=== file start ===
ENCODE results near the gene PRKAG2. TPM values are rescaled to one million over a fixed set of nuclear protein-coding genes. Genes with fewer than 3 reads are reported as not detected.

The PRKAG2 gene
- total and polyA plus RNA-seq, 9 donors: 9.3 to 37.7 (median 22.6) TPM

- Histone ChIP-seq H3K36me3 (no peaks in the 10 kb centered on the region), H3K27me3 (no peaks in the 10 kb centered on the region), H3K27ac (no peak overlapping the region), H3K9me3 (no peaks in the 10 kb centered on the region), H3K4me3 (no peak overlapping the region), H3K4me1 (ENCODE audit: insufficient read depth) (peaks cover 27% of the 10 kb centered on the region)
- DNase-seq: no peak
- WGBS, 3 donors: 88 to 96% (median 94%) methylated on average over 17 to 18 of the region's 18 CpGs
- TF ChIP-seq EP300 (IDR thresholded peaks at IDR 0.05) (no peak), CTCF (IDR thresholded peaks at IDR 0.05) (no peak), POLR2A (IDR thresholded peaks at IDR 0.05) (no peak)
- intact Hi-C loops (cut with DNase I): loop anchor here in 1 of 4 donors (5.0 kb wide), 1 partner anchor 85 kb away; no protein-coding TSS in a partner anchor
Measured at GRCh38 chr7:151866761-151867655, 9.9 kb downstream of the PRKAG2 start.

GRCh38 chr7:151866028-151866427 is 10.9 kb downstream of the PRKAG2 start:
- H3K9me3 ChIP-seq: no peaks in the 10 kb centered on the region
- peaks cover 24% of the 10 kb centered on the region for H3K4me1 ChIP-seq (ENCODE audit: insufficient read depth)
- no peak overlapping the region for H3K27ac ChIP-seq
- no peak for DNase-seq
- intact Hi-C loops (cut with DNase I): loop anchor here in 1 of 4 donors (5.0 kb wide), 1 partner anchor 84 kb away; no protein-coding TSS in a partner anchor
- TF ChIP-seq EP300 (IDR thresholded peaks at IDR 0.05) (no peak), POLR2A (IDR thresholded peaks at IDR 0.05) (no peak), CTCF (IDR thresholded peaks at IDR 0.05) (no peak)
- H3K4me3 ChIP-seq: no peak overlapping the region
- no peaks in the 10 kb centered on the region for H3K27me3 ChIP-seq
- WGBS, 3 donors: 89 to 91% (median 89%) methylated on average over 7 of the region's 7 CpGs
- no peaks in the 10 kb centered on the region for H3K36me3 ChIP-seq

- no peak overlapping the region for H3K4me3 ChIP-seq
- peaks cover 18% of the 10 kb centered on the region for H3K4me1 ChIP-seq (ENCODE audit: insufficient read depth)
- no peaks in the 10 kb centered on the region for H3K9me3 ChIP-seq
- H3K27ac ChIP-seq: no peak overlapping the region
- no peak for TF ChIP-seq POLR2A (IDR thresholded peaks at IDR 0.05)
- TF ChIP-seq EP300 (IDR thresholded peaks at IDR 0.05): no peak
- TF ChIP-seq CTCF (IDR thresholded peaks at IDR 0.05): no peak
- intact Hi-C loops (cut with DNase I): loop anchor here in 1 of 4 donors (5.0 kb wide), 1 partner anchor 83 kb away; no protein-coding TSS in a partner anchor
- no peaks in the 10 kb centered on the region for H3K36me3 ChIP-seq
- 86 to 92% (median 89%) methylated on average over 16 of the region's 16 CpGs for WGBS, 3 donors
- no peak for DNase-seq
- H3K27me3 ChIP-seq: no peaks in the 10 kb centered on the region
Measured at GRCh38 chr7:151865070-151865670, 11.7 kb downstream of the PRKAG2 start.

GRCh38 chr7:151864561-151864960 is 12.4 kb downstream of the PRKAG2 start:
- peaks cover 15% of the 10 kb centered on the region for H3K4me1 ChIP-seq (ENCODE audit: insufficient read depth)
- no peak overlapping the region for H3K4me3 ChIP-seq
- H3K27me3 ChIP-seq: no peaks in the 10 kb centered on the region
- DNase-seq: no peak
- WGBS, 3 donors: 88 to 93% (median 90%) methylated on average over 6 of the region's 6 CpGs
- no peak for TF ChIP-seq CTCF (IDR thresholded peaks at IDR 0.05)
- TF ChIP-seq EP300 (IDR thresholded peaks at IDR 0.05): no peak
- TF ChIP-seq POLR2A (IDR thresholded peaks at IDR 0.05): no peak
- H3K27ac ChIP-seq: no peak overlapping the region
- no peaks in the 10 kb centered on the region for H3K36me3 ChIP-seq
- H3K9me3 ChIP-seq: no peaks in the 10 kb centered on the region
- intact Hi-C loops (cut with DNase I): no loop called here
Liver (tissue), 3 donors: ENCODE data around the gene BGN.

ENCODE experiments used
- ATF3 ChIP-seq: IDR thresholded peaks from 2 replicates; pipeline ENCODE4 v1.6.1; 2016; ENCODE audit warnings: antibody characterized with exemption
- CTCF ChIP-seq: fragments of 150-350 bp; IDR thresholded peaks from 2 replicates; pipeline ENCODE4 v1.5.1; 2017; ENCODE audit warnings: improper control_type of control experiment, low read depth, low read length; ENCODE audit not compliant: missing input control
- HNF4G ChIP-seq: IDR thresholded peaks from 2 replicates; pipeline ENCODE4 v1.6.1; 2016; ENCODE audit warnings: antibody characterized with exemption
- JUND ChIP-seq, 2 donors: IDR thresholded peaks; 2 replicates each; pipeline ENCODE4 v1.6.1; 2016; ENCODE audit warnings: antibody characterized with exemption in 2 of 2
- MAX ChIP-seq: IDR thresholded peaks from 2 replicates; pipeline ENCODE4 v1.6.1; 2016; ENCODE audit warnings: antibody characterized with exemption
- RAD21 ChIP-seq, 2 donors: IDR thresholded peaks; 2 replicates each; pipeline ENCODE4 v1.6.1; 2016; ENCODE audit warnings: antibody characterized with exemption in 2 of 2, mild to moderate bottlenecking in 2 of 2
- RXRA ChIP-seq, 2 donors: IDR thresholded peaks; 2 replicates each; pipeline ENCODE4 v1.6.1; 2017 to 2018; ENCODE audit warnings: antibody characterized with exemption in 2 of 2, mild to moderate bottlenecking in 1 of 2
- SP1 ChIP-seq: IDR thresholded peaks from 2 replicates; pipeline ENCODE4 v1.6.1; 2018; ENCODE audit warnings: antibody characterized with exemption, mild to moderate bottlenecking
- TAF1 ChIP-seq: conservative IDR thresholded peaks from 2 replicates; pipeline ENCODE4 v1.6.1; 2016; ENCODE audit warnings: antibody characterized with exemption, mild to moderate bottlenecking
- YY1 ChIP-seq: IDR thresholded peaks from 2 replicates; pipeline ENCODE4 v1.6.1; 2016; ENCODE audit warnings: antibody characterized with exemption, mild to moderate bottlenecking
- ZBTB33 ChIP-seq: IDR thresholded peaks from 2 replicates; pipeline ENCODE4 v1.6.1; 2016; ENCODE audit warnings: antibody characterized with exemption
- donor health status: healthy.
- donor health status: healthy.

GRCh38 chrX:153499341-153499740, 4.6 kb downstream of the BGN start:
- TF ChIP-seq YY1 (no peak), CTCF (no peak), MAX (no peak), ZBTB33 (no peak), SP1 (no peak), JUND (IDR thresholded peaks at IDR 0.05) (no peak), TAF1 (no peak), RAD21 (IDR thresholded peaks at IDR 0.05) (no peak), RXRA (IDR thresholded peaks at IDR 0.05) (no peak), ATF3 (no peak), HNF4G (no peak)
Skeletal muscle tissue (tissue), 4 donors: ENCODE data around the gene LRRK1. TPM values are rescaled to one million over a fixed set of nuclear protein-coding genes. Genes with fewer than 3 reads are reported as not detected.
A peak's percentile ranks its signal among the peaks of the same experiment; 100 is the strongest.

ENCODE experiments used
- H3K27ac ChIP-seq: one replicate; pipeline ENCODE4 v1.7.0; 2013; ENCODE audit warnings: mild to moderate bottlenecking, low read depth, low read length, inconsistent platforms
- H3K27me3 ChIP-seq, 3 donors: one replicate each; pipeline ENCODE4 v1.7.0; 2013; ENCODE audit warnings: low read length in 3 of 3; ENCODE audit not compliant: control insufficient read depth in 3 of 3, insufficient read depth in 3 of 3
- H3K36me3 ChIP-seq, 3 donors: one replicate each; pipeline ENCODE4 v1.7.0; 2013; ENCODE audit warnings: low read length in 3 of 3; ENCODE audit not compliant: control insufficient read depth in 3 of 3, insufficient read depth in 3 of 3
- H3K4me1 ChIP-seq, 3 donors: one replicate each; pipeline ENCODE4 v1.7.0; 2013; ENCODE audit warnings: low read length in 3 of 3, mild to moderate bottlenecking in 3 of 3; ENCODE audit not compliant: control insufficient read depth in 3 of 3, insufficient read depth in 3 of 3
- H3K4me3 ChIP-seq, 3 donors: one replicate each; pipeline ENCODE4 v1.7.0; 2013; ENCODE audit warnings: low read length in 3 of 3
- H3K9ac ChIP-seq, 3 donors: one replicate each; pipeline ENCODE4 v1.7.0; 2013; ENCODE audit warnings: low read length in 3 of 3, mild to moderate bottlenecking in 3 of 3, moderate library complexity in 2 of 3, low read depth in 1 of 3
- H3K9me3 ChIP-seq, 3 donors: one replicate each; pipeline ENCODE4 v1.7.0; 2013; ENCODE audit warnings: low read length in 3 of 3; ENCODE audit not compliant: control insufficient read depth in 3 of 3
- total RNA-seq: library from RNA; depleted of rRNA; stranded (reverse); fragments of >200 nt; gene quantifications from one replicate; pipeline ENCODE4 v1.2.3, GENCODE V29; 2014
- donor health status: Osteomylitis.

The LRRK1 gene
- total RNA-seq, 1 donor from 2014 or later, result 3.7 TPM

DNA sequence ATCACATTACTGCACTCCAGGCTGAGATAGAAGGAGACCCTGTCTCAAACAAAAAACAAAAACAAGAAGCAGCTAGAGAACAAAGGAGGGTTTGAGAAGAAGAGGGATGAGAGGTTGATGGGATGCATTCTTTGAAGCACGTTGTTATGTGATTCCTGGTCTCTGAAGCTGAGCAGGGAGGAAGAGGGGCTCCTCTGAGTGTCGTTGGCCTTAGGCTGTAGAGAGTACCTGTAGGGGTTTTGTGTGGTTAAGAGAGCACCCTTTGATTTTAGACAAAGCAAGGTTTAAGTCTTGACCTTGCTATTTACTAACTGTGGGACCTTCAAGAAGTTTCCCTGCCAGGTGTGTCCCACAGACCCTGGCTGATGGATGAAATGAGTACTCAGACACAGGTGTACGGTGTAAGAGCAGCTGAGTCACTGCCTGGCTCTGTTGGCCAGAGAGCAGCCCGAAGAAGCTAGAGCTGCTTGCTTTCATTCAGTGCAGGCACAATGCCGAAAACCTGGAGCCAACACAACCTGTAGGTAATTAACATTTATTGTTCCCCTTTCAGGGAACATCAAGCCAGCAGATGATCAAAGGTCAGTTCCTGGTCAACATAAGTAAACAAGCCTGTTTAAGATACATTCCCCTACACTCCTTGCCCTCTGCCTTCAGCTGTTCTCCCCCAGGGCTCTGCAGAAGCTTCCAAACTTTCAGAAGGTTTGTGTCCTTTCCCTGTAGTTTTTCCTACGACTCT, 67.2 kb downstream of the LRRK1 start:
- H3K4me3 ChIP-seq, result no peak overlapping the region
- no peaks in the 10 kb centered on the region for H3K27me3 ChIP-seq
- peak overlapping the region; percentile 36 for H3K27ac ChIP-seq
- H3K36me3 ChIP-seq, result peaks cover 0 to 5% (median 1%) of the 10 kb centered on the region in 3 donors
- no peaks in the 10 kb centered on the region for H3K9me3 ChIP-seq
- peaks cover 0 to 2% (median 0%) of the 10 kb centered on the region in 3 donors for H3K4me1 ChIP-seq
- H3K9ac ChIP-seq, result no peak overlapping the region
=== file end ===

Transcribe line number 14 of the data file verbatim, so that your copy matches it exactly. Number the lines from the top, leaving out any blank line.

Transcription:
- no peak for DNase-seq